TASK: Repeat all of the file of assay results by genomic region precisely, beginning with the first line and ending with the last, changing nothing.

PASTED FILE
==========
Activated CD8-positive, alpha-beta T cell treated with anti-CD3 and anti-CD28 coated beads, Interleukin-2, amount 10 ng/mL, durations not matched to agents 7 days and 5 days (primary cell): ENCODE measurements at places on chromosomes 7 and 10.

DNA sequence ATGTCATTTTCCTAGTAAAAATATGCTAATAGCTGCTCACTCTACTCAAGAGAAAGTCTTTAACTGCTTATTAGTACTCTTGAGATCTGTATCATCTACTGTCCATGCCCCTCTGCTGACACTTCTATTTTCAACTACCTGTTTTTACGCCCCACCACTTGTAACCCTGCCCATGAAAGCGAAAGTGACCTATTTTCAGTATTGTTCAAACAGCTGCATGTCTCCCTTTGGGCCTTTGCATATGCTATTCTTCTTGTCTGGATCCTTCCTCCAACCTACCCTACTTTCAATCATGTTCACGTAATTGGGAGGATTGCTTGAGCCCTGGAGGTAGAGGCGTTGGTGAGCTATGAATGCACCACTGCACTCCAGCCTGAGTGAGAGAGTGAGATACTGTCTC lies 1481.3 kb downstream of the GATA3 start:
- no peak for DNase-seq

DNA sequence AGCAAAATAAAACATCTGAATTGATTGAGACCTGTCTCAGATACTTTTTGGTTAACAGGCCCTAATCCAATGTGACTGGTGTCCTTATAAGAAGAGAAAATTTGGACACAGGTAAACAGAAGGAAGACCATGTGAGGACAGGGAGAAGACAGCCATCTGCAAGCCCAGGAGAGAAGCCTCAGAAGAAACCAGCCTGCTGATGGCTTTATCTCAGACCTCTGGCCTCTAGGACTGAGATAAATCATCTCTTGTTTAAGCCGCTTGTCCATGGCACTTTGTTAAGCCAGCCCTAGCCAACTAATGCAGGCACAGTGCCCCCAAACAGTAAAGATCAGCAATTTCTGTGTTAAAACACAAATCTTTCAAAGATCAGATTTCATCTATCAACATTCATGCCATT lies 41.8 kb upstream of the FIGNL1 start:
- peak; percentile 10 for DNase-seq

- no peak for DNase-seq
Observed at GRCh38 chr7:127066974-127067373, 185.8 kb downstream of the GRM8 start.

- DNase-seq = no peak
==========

Activated CD8-positive, alpha-beta T cell treated with anti-CD3 and anti-CD28 coated beads, Interleukin-2, amount 10 ng/mL, durations not matched to agents 7 days and 5 days (primary cell): ENCODE measurements at places on chromosomes 7 and 10.

DNA sequence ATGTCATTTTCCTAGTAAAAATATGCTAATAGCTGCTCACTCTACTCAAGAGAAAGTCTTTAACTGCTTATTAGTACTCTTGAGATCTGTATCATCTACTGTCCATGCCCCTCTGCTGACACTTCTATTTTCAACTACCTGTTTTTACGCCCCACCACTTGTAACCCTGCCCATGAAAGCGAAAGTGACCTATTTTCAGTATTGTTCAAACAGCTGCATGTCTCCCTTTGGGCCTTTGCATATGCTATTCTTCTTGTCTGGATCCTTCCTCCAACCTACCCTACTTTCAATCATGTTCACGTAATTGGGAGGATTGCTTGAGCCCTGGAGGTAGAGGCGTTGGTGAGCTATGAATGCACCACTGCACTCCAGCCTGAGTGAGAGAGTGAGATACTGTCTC lies 1481.3 kb downstream of the GATA3 start:
- no peak for DNase-seq

DNA sequence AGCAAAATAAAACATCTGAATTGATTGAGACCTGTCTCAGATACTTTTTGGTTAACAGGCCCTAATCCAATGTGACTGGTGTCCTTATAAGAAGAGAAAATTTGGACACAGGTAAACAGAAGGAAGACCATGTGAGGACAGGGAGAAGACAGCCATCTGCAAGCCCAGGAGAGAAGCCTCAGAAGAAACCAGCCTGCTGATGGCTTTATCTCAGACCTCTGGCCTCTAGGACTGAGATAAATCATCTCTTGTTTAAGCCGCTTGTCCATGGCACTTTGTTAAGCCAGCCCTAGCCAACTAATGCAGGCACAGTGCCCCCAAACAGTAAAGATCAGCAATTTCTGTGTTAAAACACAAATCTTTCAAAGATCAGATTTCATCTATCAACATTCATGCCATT lies 41.8 kb upstream of the FIGNL1 start:
- peak; percentile 10 for DNase-seq

- no peak for DNase-seq
Observed at GRCh38 chr7:127066974-127067373, 185.8 kb downstream of the GRM8 start.

- DNase-seq = no peak